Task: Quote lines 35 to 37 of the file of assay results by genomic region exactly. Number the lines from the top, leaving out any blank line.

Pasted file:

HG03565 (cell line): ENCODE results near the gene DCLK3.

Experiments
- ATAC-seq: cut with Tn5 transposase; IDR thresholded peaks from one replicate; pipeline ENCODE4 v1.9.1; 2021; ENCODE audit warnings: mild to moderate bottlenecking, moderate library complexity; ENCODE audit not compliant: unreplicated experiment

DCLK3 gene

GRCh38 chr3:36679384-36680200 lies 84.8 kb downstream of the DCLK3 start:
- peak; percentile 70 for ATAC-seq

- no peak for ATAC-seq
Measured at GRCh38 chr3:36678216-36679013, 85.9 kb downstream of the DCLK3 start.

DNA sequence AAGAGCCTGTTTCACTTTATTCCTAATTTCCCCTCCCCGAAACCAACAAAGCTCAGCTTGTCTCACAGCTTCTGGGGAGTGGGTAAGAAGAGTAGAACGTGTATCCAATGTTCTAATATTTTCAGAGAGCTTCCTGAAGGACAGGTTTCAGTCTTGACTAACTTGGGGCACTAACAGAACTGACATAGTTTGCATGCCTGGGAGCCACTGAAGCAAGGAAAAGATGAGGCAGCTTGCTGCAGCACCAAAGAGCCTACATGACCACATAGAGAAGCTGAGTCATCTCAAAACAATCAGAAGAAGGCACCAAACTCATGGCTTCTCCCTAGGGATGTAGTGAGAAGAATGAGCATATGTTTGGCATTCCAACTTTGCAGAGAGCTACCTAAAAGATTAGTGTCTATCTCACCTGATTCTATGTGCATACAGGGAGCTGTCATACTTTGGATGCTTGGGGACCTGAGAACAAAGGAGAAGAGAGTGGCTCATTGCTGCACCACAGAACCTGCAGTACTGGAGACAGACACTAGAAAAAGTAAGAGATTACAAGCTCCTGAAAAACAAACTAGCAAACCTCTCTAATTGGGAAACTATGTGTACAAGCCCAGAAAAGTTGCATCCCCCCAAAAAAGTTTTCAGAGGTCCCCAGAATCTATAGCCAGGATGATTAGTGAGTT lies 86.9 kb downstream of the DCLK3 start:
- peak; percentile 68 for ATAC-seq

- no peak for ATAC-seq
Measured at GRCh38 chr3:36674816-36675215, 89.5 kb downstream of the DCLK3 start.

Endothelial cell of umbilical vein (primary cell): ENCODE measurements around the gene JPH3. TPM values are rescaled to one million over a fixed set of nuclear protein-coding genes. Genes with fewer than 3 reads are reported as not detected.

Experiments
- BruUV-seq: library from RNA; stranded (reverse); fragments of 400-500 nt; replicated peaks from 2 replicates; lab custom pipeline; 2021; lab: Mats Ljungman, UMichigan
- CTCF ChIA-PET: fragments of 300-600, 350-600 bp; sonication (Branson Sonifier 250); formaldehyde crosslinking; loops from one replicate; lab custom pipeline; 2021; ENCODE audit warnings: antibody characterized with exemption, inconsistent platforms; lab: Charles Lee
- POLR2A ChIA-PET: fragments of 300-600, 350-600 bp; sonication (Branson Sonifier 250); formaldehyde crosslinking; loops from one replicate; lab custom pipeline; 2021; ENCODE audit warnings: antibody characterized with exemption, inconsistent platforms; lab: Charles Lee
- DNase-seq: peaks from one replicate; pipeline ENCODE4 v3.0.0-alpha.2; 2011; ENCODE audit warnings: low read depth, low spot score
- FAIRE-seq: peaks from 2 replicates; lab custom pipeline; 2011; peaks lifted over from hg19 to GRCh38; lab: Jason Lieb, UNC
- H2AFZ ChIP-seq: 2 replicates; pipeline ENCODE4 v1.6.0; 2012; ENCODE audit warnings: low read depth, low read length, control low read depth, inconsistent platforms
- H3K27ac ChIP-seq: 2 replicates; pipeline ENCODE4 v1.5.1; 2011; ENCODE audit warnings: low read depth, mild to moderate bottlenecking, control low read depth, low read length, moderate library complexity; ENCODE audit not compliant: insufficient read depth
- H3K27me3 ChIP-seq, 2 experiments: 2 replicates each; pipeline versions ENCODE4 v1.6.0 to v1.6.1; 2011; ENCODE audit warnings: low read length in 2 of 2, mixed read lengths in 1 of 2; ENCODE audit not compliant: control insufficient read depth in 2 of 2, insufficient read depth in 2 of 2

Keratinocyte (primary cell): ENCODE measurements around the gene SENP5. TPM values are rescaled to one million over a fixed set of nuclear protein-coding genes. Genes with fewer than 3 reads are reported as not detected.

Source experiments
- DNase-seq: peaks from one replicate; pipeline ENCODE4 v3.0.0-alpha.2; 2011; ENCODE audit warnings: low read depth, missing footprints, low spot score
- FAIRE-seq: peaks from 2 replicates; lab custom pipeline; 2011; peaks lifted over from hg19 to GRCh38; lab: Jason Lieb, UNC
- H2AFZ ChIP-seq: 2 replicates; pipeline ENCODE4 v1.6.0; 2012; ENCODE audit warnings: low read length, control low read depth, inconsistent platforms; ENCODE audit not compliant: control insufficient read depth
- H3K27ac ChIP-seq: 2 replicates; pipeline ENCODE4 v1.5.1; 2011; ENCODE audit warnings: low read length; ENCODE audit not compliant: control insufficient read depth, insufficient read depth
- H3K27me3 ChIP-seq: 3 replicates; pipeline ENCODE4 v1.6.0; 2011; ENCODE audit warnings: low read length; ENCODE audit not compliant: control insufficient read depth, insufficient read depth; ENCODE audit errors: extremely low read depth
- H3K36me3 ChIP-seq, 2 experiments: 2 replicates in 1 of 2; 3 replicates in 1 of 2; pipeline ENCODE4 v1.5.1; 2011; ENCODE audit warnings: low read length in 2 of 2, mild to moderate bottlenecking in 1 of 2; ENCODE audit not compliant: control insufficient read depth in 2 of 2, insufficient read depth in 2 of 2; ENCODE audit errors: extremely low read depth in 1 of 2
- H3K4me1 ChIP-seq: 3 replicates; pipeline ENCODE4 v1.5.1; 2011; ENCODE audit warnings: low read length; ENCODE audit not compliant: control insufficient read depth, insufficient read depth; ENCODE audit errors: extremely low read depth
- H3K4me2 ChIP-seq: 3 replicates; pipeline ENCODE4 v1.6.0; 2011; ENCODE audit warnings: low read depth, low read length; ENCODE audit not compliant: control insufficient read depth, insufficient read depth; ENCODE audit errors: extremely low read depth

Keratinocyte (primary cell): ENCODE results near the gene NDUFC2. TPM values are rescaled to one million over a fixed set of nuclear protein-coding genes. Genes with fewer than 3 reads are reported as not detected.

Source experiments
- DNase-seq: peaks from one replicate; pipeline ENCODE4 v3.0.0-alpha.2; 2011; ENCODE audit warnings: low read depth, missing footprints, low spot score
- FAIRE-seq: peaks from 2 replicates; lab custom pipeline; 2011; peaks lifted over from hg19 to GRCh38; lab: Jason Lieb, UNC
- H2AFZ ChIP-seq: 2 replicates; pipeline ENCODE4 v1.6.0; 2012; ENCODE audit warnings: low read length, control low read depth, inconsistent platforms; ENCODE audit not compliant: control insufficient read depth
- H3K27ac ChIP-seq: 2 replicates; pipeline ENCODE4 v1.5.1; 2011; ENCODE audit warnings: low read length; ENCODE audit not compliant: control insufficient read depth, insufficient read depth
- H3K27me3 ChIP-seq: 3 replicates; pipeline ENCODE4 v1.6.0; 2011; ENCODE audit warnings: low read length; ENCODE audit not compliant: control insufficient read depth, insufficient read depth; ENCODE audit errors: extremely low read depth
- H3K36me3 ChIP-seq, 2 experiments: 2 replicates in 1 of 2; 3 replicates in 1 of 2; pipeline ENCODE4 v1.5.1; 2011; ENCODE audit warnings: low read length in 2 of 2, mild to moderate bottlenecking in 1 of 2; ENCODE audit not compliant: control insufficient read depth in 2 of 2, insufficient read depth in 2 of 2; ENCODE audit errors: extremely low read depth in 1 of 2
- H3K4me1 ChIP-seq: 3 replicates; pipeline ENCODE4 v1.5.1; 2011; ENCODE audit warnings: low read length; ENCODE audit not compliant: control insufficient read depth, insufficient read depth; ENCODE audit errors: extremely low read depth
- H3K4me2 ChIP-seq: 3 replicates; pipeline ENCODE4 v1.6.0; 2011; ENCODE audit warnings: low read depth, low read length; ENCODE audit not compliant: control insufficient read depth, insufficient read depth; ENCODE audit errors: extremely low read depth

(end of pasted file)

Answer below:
- DNase-seq: peaks from one replicate; pipeline ENCODE4 v3.0.0-alpha.2; 2011; ENCODE audit warnings: low read depth, missing footprints, low spot score
- FAIRE-seq: peaks from 2 replicates; lab custom pipeline; 2011; peaks lifted over from hg19 to GRCh38; lab: Jason Lieb, UNC
- H2AFZ ChIP-seq: 2 replicates; pipeline ENCODE4 v1.6.0; 2012; ENCODE audit warnings: low read length, control low read depth, inconsistent platforms; ENCODE audit not compliant: control insufficient read depth